Research is indicating that successful transfer of passive immunity enhances disease resistance and performance through the feedlot phase. An example of passive immunity is passing of antibodies from dam to calf via the colostrum (first milk after calving).

Timing of colostrum feeding is important because the absorption of immuno-globulin from colostrum decreases linearly from birth. "Intestinal closure" occurs when large molecules are no longer released into the circulation and this occurs before the specialized absorptive cells are sloughed from the gut epithelium. In calves, closure is virtually complete 24 hours after birth, although efficiency of absorption declines from birth, particularly after 12 hours. This principle of timing of colostrum feeding holds true whether the colostrum is directly from the first milk of the dam or supplied by hand feeding the baby calf previously obtained colostrum.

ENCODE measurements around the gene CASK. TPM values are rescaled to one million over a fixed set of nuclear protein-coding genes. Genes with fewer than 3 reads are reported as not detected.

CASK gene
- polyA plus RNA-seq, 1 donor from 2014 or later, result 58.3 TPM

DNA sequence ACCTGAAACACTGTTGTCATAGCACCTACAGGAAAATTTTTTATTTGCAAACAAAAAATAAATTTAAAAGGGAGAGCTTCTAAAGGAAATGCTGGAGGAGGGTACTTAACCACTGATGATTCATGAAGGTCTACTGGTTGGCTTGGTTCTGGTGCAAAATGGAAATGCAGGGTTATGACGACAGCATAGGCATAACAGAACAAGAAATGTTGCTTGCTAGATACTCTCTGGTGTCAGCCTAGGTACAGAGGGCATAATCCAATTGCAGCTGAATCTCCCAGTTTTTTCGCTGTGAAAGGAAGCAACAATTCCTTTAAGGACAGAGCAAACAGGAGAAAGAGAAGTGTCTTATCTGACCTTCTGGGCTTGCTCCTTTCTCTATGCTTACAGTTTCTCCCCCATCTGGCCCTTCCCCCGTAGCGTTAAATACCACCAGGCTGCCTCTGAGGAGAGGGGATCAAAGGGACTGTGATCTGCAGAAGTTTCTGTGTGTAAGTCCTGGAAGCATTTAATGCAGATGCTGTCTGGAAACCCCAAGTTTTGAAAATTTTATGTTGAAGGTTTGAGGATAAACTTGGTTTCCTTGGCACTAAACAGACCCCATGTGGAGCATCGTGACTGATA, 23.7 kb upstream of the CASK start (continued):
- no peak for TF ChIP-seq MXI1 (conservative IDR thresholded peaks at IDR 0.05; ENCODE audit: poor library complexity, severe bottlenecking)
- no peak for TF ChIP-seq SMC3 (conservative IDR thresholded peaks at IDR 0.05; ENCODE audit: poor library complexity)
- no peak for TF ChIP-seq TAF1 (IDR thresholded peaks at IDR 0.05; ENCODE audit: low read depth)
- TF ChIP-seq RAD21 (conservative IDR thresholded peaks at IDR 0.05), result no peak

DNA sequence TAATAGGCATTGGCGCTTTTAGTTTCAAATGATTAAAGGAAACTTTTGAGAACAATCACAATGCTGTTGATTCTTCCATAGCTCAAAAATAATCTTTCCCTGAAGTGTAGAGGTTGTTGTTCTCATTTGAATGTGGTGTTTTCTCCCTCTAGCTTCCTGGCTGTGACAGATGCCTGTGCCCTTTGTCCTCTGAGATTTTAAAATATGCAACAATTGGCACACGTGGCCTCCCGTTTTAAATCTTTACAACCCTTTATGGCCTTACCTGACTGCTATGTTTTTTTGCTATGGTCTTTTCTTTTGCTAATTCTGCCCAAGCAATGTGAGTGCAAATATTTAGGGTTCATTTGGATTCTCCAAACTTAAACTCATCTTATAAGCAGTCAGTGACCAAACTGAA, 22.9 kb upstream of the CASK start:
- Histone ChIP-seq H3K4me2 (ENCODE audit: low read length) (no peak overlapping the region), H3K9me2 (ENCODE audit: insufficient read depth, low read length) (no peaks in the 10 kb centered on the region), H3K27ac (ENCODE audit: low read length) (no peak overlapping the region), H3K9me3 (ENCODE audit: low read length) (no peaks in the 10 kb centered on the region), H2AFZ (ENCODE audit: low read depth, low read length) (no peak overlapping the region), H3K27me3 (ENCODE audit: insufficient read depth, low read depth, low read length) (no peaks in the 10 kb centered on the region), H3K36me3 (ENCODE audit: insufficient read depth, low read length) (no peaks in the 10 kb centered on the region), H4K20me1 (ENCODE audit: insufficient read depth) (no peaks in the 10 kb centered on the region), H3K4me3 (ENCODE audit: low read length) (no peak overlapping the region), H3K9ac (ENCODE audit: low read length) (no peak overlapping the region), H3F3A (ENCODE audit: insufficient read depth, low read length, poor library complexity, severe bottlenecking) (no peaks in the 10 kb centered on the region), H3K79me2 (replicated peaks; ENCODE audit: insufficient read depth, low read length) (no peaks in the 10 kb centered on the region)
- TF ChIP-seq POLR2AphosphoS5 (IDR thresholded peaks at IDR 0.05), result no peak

Provide high risk baby calves (those born to thin, first-calf heifers or calves that endured dystocia) at least 2 quarts of fresh or thawed frozen colostrum within the first six hours of life and another 2 quarts within another 12 hours. This is especially important for those baby calves too weak to nurse naturally.